Initiator of an appeal for the cultivation of genetically engineered rice is chief scientific officer of a company profiting from the production of genetically engineered plants
7 November 2016 / In June 2016, more than 100 Nobel Prize laureates signed an appeal in favour of the cultivation of so-called Golden Rice. Initiated by Sir Richard Roberts, who was awarded the Nobel Prize for Medicine in 1993, it targets and criticises anyone against the release of genetically engineered plants. For many years now, Roberts has been the chief scientific officer of New England Biolabs. Big corporates such as Monsanto, Syngenta and Dow AgroSciences are all clients of New England Biolabs.
Warning against the uncontrolled spread of synthetic gene constructs in native populations
26 October 2016 / In a joint letter, a number of organisations are demanding that the German government takes action against the uncontrolled spread of genetically engineered organisms. In the letter they focus specifically on so-called gene drives. Gene drives are currently under discussion because their release into native populations might possibly cause the extinction of whole species. Once released, these organisms can cause irreversible damage in ecological systems – and there are no known measures that can be taken to withdraw them from the environment.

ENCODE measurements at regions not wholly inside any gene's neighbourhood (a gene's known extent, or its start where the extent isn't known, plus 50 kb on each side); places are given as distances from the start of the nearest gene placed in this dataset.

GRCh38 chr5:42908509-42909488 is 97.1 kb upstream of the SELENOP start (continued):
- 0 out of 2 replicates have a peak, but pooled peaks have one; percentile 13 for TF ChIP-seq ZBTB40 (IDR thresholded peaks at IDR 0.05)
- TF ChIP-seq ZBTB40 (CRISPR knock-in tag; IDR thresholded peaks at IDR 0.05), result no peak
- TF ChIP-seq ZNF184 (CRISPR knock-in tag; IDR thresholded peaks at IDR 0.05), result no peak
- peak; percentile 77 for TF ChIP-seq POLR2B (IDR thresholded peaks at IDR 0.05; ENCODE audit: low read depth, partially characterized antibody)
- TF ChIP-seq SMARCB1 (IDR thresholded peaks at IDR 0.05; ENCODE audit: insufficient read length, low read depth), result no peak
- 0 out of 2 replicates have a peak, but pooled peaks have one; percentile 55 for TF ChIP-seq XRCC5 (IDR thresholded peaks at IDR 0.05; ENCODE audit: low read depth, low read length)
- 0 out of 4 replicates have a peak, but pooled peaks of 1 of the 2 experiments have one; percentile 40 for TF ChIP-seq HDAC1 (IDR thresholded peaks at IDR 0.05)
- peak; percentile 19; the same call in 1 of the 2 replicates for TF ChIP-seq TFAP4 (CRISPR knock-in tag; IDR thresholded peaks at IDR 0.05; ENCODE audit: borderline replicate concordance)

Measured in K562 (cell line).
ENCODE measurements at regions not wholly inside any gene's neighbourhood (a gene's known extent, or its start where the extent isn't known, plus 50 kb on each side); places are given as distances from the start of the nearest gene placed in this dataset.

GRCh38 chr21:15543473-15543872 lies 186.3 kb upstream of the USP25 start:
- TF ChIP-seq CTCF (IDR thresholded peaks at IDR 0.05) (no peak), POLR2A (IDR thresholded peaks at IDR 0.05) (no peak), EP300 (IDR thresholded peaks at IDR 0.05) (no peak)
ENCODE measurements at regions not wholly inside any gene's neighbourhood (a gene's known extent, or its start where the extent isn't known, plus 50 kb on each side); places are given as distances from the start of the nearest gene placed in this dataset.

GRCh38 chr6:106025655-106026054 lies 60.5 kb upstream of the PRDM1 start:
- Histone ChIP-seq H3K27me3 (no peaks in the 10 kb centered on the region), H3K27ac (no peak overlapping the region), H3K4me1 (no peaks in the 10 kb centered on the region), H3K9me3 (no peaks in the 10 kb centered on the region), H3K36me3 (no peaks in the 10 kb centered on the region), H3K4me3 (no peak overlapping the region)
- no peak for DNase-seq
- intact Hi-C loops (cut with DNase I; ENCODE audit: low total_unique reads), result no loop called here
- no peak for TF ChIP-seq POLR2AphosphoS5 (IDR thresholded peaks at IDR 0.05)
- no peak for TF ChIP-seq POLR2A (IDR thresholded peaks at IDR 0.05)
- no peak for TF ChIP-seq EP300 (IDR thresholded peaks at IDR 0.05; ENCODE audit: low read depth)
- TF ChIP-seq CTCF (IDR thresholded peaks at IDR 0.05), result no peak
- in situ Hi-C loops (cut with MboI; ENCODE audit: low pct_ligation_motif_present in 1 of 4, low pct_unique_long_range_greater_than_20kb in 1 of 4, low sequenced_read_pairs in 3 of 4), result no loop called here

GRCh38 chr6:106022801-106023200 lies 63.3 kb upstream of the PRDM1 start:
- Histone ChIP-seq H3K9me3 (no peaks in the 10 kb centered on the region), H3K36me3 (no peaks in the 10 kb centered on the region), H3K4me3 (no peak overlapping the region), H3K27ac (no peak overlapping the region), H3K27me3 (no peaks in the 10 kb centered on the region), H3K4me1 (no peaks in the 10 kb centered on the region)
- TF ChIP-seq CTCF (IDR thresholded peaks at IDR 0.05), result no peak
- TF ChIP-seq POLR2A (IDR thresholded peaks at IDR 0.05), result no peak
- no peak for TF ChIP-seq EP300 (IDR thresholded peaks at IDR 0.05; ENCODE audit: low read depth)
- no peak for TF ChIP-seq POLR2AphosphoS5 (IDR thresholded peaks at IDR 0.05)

Problems regarding genetically engineered organisms still not solved
23 October 2016 / Testbiotech is warning that the existing text of CETA and the additional written declarations are so far not sufficient to safeguard freedom of choice or the precautionary principle. As far as it is known, there is still no mandatory labelling or comprehensive risk assessment for genetically engineered organisms foreseen in the agreement that would meet current EU standards. CETA might be signed by EU and Canada on 27 October 2016.
Reasons include the uncontrolled spread of teosinte, risks for protected species and the risk of resistance in pest insects
6 October 2016 / Today, the EU Parliament has adopted several resolutions tabled across the parties, and called for the EU Commission not to authorise genetically engineered maize for cultivation. The resolutions concerns three maize variants, all of which produce insecticides (MON810, Bt11 and Maize 1507); two are resistant to herbicides. So far, only one of these transgenic maize variants is allowed for cultivation in the EU (MON810).